Because a comprehensive diagnostic system is critical for etiological inquiry, clinical communication, case detection and treatment planning, our classification research explores how eating disorder categories can be improved by refining specific diagnostic criteria or adding new diagnoses. Our ongoing classification studies are done in partnership with investigators in the Mass General Neuroendocrine Unit. This work focuses on neurobiological, endocrine and genetic underpinnings of these disorders.
Do you have or think you may have a low-weight eating disorder?
If you are a low-weight female between ages 10-21, you may be eligible for a research study using magnetic resonance imaging (MRI) to investigate the relationship between hormones, brain activity and appetite. MRI is a non-invasive way to view brain activity without using x-rays.
This study includes:
Visits will be spread over 18 months and will occur at Mass General in Boston, MA, and at the Martinos Biomedical Imaging Center in Charlestown, MA.
If you are interested in participating, please fill out our enrollment survey.
You may also contact Meghan Slattery, NP for more information:Email: firstname.lastname@example.orgPhone: 617-643-0267
Avoidant/restrictive food intake disorder (ARFID) is characterized by eating a limited volume or variety of food for reasons that are not associated with weight and shape concerns, such as taste selectivity, low appetite or fear of aversive consequences such a choking or vomiting. Our study aims to investigate how ARFID can affect different hormones and regions of the brain. In this study, we use MRI, psychological assessments and evaluation of hormones in the blood to better understand brain and hormone activity, as well as behavioral markers of ARFID.
This is a longitudinal study, which means we will monitor participants over the course of two years. We hope to identify mechanisms that might influence the development of and recovery from ARFID and how these factors might differ across individuals in the study.
If you are between the ages of 10-21 and think you may have ARFID or related symptoms (e.g., picky eating), you may be eligible for this study.
If you are interested in participating, please fill out our enrollment survey.
You may also contact Elisa Asanza for more information:Email: email@example.comPhone: 617-726-9394
Learn more about ARFID in this recent news story from WCVB Boston: "Is your 'picky eater' actually struggling with an eating disorder?"
In addition to our diagnostic classification studies, EDCRP and Neuroendocrine Unit studies aim to understand and treat osteopenia and osteoporosis, which are common consequences of anorexia nervosa and other low weight eating disorders. This research endeavors to develop and test novel hormonal treatments for anorexia nervosa and the common comorbid symptoms of depression and anxiety.
Learn about our ongoing research
Field Trial of DSM-5 Feeding and Eating DisordersThis study was conducted in three clinical settings: the Klarman Eating Disorders Center, the Mass General Weight Center, and the Mass General Pediatric Gastrointestinal Unit. The DSM-5 Feeding and Eating Disorders Work Group has used our findings, among others, to support modification of current criteria and the addition of newly discovered syndromes to the diagnostic nomenclature, including purging disorder, avoidant/restrictive food intake disorder and night eating syndrome.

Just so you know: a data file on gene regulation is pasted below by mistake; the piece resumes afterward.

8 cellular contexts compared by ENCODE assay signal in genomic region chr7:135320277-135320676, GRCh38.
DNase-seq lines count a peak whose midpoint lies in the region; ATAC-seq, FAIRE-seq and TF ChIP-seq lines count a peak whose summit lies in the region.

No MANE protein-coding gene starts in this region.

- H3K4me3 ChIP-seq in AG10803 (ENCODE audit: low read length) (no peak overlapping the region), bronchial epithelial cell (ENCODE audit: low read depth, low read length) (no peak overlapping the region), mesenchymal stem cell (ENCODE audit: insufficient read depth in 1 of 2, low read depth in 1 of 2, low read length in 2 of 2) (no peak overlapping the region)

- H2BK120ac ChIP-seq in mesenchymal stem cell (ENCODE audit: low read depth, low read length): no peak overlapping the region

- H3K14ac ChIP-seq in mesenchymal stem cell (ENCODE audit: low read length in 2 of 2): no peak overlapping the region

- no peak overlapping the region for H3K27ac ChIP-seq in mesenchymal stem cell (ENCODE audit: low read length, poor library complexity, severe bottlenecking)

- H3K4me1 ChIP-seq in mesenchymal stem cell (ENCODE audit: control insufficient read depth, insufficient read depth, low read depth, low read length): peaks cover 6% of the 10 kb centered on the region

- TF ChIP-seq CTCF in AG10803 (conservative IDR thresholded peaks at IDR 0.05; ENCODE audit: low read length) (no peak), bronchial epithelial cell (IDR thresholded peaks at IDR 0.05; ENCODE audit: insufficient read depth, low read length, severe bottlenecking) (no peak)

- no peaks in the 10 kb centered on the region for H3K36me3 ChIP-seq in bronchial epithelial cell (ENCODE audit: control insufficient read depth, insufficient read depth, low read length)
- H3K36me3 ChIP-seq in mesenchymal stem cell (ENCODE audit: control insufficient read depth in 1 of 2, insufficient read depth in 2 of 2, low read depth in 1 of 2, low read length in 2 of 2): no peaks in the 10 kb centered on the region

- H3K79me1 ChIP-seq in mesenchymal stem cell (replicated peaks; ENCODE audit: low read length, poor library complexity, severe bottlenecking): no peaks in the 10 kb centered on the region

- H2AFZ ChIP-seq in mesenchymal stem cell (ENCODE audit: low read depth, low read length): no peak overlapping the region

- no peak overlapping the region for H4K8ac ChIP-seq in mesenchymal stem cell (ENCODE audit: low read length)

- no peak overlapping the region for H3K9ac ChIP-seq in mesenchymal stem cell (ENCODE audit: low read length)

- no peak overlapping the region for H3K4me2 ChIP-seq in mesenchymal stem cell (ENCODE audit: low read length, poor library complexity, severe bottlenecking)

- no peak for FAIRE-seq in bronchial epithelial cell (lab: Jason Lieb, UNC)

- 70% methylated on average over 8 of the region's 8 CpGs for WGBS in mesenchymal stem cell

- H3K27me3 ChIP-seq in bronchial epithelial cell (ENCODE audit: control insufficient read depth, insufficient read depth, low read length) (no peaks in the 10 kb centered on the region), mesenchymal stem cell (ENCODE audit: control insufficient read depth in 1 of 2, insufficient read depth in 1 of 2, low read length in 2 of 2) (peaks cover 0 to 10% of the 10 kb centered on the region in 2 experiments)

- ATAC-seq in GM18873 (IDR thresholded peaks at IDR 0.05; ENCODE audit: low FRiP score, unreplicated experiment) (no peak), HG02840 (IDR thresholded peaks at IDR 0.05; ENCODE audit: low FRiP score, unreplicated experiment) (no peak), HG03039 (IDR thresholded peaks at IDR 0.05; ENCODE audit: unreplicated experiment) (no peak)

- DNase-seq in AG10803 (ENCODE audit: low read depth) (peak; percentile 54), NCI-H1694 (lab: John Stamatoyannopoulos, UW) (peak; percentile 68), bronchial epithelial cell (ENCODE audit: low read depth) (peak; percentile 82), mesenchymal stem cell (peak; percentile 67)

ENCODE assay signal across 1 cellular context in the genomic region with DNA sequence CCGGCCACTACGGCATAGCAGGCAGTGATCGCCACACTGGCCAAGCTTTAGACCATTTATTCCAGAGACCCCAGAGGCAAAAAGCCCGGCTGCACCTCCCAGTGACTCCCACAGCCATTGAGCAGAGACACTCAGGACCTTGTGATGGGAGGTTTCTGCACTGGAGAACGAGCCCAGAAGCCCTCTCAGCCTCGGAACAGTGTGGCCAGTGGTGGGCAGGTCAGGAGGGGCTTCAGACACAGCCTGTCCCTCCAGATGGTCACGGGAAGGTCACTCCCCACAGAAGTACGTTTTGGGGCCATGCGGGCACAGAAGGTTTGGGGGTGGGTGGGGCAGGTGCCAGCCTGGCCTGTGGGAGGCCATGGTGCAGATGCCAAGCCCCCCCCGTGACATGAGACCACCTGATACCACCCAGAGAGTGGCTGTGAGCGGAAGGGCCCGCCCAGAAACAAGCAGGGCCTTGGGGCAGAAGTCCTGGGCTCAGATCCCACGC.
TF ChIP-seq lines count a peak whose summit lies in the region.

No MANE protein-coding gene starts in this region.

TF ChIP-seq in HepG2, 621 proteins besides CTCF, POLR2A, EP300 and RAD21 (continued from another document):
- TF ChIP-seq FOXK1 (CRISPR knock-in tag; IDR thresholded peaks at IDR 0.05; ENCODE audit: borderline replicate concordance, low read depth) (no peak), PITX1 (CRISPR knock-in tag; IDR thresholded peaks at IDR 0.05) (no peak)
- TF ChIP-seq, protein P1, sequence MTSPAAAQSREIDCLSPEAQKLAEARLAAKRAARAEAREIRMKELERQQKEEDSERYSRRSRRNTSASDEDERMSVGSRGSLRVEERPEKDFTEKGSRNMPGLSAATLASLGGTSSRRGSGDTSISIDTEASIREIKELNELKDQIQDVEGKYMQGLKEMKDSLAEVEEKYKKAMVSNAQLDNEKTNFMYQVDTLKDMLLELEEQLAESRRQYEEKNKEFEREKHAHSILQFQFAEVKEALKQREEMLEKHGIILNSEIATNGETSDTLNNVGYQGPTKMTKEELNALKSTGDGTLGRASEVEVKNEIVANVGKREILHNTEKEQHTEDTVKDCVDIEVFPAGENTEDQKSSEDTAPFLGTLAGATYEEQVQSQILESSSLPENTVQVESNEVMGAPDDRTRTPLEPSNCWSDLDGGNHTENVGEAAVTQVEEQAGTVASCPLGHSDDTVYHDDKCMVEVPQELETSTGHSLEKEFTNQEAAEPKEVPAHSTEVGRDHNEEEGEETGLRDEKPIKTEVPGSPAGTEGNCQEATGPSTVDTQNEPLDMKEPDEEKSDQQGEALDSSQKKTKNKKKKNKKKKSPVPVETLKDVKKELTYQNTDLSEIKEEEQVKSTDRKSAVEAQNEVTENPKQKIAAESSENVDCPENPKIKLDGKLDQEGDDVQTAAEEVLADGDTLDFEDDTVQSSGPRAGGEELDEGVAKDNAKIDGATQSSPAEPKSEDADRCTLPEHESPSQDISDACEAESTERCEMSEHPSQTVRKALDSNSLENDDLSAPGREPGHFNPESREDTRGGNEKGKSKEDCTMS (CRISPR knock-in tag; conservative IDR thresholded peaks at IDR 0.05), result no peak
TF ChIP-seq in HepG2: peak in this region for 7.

Mass General Longitudinal StudyThis study mapped the course and outcome of eating disorders, addressing a central question posed by many patients and their families: “What will I be like in 5, 10, or 25 years?” We followed 246 women with anorexia nervosa and bulimia nervosa from 1987 to gather interview data about eating attitudes and behaviors, mood disorders, substance use, health, work and relationships. To date, the work has generated over 40 published articles about eating disorders, on topics such as recovery and relapse, longitudinal diagnostic crossover, alcohol and substance use, depression, pregnancy and medical complications. This study gives us the opportunity to investigate the long-term course and outcome of these illnesses, to understand mechanisms of recovery and the predictors of both wellness and poor outcome and to better describe the definition of full recovery.
The Eating Disorders Clinical and Research Program (EDCRP) provides comprehensive evaluation and a variety of outpatient treatment options for individuals ages ten and up struggling with eating disorders from compassionate and knowledgeable leaders in the field.
Our treatments that have been shown to be most effective in large-scale research studies to give you the best chance of symptom improvement. For each patient, we recommend the treatment best matched to your individual needs.
Cognitive behavioral therapy (CBT) is based on the premise that many of the psychological features of eating disorders are actually caused by under-eating—regardless of whether you are underweight, overweight or anywhere in between. CBT is designed to help you understand how all of your eating disorder symptoms fit together and then identify strategies for targeting each one. By recording your food intake, you can identify your own unique triggers for engaging in eating disorder behaviors such as restricting, binge eating or purging. If the scale or mirror dictates how you feel about yourself, CBT can help you improve your body image and identify alternate sources of self-esteem. Later sessions focus relapse prevention so that you feel properly equipped to handle setbacks.